Psalm 83:16
Fill their faces with shame; that they may seek your name, O LORD.
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EXPOSITORY (ENGLISH BIBLE)
(16) Thy name, O Lord.—Rather, thy name (which is) Jehovah. The nations were to seek Him not only as God, but as Jehovah God of Israel. This is proved by Psalm 83:18. No doubt the thought uppermost in the verse is the submission of the heathen to Jehovah’s power. But we may, looking back, read in it a nobler wish and a grander hope—the prophetic hope of a union of nations in a belief in the common fatherhood of God.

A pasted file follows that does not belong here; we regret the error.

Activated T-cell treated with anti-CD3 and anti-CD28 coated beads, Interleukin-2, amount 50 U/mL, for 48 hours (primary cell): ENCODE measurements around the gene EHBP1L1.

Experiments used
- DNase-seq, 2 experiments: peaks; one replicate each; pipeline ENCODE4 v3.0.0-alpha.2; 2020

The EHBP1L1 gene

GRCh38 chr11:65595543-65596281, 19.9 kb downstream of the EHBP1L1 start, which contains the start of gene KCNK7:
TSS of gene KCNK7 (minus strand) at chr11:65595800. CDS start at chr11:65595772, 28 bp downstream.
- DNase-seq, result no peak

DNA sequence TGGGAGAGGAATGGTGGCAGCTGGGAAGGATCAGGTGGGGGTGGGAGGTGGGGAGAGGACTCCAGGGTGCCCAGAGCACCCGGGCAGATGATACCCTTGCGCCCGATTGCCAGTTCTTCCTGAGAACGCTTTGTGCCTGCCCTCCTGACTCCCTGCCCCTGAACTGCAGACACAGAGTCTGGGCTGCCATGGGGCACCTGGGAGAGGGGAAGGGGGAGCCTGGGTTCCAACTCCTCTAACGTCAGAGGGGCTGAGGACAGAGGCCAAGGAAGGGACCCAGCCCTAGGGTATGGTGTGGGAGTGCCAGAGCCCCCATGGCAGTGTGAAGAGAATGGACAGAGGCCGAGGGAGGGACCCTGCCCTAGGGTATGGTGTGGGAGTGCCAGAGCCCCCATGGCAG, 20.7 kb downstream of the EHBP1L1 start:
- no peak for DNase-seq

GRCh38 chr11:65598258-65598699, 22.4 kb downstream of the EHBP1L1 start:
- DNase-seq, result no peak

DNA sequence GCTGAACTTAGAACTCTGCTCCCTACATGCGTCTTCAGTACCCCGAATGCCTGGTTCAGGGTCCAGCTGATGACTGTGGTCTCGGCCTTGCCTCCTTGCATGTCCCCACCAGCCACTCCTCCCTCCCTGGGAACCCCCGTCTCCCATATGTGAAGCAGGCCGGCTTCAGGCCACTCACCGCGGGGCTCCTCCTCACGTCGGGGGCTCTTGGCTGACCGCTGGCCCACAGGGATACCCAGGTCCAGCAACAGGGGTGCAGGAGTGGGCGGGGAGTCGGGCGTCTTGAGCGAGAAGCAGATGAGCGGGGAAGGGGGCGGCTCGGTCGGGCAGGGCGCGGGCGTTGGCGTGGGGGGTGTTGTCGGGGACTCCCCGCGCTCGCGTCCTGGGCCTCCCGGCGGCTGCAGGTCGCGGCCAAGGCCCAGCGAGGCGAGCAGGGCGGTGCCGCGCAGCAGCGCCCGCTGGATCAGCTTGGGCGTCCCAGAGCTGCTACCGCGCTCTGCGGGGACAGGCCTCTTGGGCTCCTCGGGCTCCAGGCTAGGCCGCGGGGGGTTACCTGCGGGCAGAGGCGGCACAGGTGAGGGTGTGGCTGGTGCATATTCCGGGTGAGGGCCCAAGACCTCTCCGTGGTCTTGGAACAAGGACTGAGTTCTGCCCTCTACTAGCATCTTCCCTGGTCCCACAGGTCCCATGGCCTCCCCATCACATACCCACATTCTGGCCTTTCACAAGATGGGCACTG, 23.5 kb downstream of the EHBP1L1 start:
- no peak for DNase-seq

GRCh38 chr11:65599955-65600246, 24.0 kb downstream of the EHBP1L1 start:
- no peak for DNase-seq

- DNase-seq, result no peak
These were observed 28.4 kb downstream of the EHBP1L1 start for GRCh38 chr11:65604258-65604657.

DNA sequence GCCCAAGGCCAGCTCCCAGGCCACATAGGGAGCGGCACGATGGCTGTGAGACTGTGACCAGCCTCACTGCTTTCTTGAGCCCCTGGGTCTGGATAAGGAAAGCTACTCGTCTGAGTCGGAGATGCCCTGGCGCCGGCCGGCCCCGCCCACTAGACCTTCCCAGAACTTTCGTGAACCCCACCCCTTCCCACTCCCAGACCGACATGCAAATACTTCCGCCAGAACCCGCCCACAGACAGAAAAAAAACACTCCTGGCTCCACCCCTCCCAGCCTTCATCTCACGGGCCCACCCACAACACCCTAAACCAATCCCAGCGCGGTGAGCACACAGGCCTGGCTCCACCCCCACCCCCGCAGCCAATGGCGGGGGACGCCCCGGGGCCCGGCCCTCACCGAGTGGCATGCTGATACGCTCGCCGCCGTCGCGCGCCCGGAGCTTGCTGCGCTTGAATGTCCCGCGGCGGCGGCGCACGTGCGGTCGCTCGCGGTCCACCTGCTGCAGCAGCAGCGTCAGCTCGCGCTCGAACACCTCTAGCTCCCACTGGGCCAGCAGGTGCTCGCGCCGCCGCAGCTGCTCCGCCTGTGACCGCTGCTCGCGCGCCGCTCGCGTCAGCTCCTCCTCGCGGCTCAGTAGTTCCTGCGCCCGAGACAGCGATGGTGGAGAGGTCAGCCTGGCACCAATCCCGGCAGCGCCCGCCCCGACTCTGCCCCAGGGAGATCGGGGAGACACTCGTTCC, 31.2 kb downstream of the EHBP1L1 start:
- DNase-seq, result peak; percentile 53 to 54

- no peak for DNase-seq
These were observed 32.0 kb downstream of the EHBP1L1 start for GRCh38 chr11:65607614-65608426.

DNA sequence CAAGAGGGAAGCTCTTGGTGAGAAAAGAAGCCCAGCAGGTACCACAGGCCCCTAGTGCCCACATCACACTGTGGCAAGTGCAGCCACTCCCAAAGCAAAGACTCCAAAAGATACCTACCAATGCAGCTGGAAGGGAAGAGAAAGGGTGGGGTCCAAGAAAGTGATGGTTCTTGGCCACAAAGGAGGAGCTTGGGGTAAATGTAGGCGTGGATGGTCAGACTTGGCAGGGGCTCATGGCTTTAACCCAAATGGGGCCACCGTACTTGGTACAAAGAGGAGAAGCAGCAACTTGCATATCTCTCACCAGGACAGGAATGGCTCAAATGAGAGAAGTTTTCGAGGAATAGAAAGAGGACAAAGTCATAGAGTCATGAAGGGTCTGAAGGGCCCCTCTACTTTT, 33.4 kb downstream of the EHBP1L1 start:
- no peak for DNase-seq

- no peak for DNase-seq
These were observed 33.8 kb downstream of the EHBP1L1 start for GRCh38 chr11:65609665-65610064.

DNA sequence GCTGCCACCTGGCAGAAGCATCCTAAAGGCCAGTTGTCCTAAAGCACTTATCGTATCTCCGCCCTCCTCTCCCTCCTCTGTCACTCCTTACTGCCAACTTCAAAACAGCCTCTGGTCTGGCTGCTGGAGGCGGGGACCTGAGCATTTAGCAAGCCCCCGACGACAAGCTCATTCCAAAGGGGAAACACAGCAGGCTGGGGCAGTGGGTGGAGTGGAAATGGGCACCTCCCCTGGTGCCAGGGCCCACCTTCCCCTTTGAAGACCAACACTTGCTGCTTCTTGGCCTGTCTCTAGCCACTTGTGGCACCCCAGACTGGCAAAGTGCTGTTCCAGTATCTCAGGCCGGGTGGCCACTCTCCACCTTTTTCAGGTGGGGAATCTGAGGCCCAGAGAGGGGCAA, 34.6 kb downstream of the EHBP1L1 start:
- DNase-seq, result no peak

Psalm 83:16-18. Fill, &c., that they may seek thy name — That, being disappointed of their hopes, and discerning the impotence of their idols, they may own and worship thee as the only true God. Let them be put to shame and perish — But those of them that will not humble themselves before thee, let them be utterly destroyed. That men may know — Or, that they may know, namely, by dear-bought experience, even by their own ruin, what they would not know by information for their own good; that thou art the Most High — The most high God, and the God, not only of thy people Israel, as the heathen fancy, and as their gods are supposed to be confined to their particular and several territories, but the God and governor of all the nations and parts of the earth. 83:9-18 All who oppose the kingdom of Christ may here read their doom. God is the same still that ever he was; the same to his people, and the same against his and their enemies. God would make their enemies like a wheel; unsettled in all their counsels and resolves. Not only let them be driven away as stubble, but burnt as stubble. And this will be the end of wicked men. Let them be made to fear thy name, and perhaps that will bring them to seek thy name. We should desire no confusion to our enemies and persecutors but what may forward their conversion. The stormy tempest of Divine vengeance will overtake them, unless they repent and seek the pardoning mercy of their offended Lord. God's triumphs over his enemies, clearly prove that he is, according to his name JEHOVAH, an almighty Being, who has all power and perfection in himself. May we fear his wrath, and yield ourselves to be his willing servants. And let us seek deliverance by the destruction of our fleshly lusts, which war against the soul.Fill their faces with shame - As those who are disappointed and foiled in their plans - such disappointment and confusion commonly manifesting itself in the face. The prayer here is, that their enemies might be so baffled in their designs - that they might be made so to feel how vain and hopeless were all their plans - that there might be such a manifest interposition of God in the case, as that they should be led to see that Yahweh reigned; that it was in vain to contend with him, and that his people were under his protection.